Thakur, Anushikha and Chitoor, Balasubramanyam and Goswami, Arvind V and Pareek, Gautam and Atreya, Hanudatta S and D'Silva, Patrick (2012) Structure and Mechanistic Insights into Novel Iron-mediated Moonlighting Functions of Human J-protein Cochaperone, Dph4. In: Journal of Biological Chemistry, 287 (16). pp. 13194-13205.
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J-proteins are obligate cochaperones of Hsp70s and stimulate their ATPase activity via the J-domain. Although the functions of J-proteins have been well understood in the context of Hsp70s, their additional co-evolved ``physiological functions'' are still elusive. We report here the solution structure and mechanism of novel iron-mediated functional roles of human Dph4, a type III J-protein playing a vital role in diphthamide biosynthesis and normal development. The NMR structure of Dph4 reveals two domains: a conserved J-domain and a CSL-domain connected via a flexible linker-helix. The linker-helix modulates the conformational flexibility between the two domains, regulating thereby the protein function. Dph4 exhibits a unique ability to bind iron in tetrahedral coordination geometry through cysteines of its CSL-domain. The oxidized Fe-Dph4 shows characteristic UV-visible and electron paramagnetic resonance spectral properties similar to rubredoxins. Iron-bound Dph4 (Fe-Dph4) also undergoes oligomerization, thus potentially functioning as a transient ``iron storage protein,'' thereby regulating the intracellular iron homeostasis. Remarkably, Fe-Dph4 exhibits vital redox and electron carrier activity, which is critical for important metabolic reactions, including diphthamide biosynthesis. Further, we observed that Fe-Dph4 is conformationally better poised to perform Hsp70-dependent functions, thus underlining the significance of iron binding in Dph4. Yeast Jjj3, a functional ortholog of human Dph4 also shows a similar iron-binding property, indicating the conserved nature of iron sequestration across species. Taken together, our findings provide invaluable evidence in favor of additional co-evolved specialized functions of J-proteins, previously not well appreciated.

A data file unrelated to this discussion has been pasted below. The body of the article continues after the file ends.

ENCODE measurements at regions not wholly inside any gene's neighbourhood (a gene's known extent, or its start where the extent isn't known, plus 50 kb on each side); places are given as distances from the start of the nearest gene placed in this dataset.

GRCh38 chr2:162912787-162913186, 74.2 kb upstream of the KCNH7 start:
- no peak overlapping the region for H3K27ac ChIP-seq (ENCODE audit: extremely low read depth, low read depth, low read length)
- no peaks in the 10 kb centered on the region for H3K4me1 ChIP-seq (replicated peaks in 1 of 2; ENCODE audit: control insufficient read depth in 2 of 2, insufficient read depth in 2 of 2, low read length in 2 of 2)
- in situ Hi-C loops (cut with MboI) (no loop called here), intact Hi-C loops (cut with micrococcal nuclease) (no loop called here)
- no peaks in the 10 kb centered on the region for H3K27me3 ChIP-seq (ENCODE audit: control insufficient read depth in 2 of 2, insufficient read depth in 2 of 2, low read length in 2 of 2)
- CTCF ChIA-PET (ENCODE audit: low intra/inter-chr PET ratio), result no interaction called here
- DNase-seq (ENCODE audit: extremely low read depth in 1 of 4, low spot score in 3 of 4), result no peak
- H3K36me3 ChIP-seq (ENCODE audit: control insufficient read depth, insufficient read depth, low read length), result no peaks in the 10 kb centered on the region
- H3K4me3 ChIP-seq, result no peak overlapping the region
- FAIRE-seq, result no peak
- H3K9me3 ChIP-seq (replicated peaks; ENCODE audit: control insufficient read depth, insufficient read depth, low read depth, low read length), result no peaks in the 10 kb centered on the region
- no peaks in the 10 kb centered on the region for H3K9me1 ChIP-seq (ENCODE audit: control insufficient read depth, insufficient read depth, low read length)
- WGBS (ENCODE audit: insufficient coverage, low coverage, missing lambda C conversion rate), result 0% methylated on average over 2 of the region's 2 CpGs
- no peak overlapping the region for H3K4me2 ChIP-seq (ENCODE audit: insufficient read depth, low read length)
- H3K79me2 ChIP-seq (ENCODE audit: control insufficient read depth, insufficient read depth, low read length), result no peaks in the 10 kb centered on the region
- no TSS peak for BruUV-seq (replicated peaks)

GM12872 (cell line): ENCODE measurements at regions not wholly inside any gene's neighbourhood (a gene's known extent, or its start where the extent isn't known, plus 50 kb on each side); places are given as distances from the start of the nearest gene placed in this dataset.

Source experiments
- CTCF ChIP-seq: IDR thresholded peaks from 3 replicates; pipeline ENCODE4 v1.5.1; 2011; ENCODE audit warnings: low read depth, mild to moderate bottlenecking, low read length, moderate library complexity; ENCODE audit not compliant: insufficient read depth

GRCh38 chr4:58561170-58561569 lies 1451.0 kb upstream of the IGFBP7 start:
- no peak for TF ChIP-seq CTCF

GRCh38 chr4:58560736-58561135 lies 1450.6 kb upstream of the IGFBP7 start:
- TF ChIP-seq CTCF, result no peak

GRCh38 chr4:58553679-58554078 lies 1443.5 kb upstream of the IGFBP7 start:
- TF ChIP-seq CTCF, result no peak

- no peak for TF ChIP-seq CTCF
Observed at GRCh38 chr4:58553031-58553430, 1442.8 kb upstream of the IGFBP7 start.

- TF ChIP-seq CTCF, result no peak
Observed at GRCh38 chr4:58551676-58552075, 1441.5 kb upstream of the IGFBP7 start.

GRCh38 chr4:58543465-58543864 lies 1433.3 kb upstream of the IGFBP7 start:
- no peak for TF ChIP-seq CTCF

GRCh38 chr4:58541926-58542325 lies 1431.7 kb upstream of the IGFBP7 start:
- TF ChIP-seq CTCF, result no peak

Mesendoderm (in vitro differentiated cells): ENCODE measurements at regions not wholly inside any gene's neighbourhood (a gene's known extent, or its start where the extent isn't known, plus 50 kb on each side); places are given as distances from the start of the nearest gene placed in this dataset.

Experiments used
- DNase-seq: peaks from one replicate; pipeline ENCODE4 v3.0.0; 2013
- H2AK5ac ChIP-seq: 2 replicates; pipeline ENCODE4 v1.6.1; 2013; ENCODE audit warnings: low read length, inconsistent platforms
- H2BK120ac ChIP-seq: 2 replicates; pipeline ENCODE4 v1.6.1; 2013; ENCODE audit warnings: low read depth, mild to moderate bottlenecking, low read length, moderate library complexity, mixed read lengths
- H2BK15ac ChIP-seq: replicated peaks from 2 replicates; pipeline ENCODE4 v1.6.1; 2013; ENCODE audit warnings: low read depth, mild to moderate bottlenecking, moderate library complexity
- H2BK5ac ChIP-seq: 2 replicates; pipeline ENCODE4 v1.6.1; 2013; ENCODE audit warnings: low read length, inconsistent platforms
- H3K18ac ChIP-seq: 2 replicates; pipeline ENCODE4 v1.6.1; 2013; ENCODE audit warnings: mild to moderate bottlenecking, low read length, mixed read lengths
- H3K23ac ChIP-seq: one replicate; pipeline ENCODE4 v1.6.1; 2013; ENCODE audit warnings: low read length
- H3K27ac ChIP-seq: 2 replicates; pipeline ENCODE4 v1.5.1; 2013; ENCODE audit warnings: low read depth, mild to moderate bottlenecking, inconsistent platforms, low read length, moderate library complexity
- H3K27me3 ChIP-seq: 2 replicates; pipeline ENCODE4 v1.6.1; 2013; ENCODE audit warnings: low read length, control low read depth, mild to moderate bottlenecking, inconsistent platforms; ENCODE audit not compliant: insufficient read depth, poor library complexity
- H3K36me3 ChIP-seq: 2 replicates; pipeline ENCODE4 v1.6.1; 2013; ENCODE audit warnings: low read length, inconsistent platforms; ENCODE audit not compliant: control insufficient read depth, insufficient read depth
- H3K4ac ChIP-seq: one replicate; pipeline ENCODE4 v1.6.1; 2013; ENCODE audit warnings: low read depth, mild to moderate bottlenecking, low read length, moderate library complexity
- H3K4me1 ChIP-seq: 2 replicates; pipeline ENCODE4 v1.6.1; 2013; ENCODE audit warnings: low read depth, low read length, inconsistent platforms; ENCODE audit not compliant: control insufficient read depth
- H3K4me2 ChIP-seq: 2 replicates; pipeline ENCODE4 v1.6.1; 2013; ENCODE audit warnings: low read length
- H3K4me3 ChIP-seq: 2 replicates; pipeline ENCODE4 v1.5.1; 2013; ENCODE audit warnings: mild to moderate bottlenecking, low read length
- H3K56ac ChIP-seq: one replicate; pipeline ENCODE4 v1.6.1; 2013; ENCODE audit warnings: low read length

|Item Type:||Journal Article|
|Additional Information:||Copyright of this article is belongs to The American Society for Biochemistry and Molecular Biology.|
|Department/Centre:||Division of Biological Sciences > Biochemistry
Division of Chemical Sciences > NMR Research Centre (Formerly SIF)
Division of Chemical Sciences > Solid State & Structural Chemistry Unit
|Date Deposited:||22 Aug 2012 05:00|
|Last Modified:||22 Aug 2012 05:00|
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